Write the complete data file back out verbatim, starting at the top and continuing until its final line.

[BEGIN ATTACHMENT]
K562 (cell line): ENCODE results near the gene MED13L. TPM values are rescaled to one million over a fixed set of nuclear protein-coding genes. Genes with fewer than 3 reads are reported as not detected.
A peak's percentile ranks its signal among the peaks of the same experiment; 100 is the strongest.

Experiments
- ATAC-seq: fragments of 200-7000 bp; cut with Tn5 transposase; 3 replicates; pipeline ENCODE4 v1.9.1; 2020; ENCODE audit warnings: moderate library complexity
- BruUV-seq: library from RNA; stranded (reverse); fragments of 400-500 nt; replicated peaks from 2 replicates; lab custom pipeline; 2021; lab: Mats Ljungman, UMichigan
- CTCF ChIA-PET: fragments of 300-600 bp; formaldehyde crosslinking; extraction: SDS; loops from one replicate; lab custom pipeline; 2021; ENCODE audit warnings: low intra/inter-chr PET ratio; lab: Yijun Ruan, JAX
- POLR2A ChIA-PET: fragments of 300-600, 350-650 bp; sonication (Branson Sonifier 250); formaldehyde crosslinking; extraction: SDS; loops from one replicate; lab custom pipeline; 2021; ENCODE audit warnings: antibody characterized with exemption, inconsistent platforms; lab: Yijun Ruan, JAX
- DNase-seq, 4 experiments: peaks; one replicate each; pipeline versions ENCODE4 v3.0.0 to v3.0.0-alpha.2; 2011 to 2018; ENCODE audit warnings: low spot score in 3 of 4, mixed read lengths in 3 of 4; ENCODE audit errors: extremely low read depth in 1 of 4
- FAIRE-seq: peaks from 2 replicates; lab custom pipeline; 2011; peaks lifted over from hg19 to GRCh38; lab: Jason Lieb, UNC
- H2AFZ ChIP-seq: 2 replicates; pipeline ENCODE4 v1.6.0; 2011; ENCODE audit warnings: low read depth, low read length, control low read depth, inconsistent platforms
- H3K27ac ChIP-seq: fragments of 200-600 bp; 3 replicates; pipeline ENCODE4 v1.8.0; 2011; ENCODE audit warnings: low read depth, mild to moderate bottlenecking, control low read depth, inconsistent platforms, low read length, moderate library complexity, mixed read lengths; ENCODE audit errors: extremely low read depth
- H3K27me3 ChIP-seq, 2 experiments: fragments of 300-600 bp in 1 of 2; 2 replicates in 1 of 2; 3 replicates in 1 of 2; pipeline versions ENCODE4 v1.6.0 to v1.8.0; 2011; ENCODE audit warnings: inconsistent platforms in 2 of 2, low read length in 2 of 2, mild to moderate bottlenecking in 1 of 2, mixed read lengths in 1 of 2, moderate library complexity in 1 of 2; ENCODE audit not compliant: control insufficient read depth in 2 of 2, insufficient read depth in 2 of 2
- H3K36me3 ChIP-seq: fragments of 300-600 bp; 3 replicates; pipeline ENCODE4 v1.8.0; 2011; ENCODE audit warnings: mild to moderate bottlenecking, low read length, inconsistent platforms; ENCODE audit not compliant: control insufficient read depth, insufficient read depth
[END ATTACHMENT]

K562 (cell line): ENCODE results near the gene MED13L. TPM values are rescaled to one million over a fixed set of nuclear protein-coding genes. Genes with fewer than 3 reads are reported as not detected.
A peak's percentile ranks its signal among the peaks of the same experiment; 100 is the strongest.

Experiments
- ATAC-seq: fragments of 200-7000 bp; cut with Tn5 transposase; 3 replicates; pipeline ENCODE4 v1.9.1; 2020; ENCODE audit warnings: moderate library complexity
- BruUV-seq: library from RNA; stranded (reverse); fragments of 400-500 nt; replicated peaks from 2 replicates; lab custom pipeline; 2021; lab: Mats Ljungman, UMichigan
- CTCF ChIA-PET: fragments of 300-600 bp; formaldehyde crosslinking; extraction: SDS; loops from one replicate; lab custom pipeline; 2021; ENCODE audit warnings: low intra/inter-chr PET ratio; lab: Yijun Ruan, JAX
- POLR2A ChIA-PET: fragments of 300-600, 350-650 bp; sonication (Branson Sonifier 250); formaldehyde crosslinking; extraction: SDS; loops from one replicate; lab custom pipeline; 2021; ENCODE audit warnings: antibody characterized with exemption, inconsistent platforms; lab: Yijun Ruan, JAX
- DNase-seq, 4 experiments: peaks; one replicate each; pipeline versions ENCODE4 v3.0.0 to v3.0.0-alpha.2; 2011 to 2018; ENCODE audit warnings: low spot score in 3 of 4, mixed read lengths in 3 of 4; ENCODE audit errors: extremely low read depth in 1 of 4
- FAIRE-seq: peaks from 2 replicates; lab custom pipeline; 2011; peaks lifted over from hg19 to GRCh38; lab: Jason Lieb, UNC
- H2AFZ ChIP-seq: 2 replicates; pipeline ENCODE4 v1.6.0; 2011; ENCODE audit warnings: low read depth, low read length, control low read depth, inconsistent platforms
- H3K27ac ChIP-seq: fragments of 200-600 bp; 3 replicates; pipeline ENCODE4 v1.8.0; 2011; ENCODE audit warnings: low read depth, mild to moderate bottlenecking, control low read depth, inconsistent platforms, low read length, moderate library complexity, mixed read lengths; ENCODE audit errors: extremely low read depth
- H3K27me3 ChIP-seq, 2 experiments: fragments of 300-600 bp in 1 of 2; 2 replicates in 1 of 2; 3 replicates in 1 of 2; pipeline versions ENCODE4 v1.6.0 to v1.8.0; 2011; ENCODE audit warnings: inconsistent platforms in 2 of 2, low read length in 2 of 2, mild to moderate bottlenecking in 1 of 2, mixed read lengths in 1 of 2, moderate library complexity in 1 of 2; ENCODE audit not compliant: control insufficient read depth in 2 of 2, insufficient read depth in 2 of 2
- H3K36me3 ChIP-seq: fragments of 300-600 bp; 3 replicates; pipeline ENCODE4 v1.8.0; 2011; ENCODE audit warnings: mild to moderate bottlenecking, low read length, inconsistent platforms; ENCODE audit not compliant: control insufficient read depth, insufficient read depth